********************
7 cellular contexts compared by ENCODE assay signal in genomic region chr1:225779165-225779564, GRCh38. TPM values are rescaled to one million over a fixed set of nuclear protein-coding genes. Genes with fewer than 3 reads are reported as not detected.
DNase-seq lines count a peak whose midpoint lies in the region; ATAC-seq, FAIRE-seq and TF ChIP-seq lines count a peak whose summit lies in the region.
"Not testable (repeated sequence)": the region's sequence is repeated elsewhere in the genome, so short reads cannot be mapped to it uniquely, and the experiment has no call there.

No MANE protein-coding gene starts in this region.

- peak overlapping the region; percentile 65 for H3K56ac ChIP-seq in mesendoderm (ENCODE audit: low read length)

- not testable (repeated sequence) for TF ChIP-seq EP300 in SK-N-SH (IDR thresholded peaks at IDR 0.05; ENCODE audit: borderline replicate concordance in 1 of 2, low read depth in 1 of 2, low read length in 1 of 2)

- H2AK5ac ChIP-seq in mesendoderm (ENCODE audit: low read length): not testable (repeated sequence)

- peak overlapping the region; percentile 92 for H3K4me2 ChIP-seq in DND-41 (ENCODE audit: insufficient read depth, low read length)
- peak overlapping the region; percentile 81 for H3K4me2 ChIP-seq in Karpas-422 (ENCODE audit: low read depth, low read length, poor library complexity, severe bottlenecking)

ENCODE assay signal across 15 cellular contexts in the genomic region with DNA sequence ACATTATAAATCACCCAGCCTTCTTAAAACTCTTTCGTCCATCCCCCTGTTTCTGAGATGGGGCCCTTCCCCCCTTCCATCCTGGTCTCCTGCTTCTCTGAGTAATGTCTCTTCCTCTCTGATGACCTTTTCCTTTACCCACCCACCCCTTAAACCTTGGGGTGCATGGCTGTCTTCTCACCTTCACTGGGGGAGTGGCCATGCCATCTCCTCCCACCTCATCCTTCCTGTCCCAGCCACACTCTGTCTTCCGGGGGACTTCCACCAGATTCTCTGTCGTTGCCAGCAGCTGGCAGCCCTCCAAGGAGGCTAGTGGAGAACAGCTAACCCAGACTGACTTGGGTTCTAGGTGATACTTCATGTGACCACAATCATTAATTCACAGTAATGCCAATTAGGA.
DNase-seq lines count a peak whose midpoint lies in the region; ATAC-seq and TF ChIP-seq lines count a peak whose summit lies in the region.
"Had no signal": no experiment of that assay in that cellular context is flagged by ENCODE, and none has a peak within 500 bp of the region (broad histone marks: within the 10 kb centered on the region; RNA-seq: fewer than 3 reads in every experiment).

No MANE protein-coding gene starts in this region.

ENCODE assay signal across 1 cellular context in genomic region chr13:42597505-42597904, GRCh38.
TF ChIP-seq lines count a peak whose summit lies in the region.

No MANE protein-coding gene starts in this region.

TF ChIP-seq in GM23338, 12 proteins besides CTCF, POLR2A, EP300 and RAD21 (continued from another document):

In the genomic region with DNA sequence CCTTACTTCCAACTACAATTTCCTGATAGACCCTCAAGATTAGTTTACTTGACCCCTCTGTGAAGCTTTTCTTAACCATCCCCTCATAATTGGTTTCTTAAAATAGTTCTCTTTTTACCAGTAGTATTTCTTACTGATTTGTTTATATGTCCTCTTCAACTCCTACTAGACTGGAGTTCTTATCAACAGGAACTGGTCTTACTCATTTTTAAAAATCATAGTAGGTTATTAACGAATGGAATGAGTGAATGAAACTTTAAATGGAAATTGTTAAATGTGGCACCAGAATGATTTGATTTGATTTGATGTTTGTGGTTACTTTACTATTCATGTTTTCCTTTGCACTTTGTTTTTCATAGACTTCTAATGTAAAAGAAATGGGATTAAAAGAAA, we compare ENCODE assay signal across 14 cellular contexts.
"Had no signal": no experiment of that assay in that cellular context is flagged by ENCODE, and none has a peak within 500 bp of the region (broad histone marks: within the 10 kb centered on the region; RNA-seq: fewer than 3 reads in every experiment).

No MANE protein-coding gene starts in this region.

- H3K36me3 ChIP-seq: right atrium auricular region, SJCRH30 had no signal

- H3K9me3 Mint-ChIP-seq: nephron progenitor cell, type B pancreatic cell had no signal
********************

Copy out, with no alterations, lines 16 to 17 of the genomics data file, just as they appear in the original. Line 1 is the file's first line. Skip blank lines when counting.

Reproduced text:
No MANE protein-coding gene starts in this region.

TF ChIP-seq in GM23338, 12 proteins besides CTCF, POLR2A, EP300 and RAD21 (continued from another document):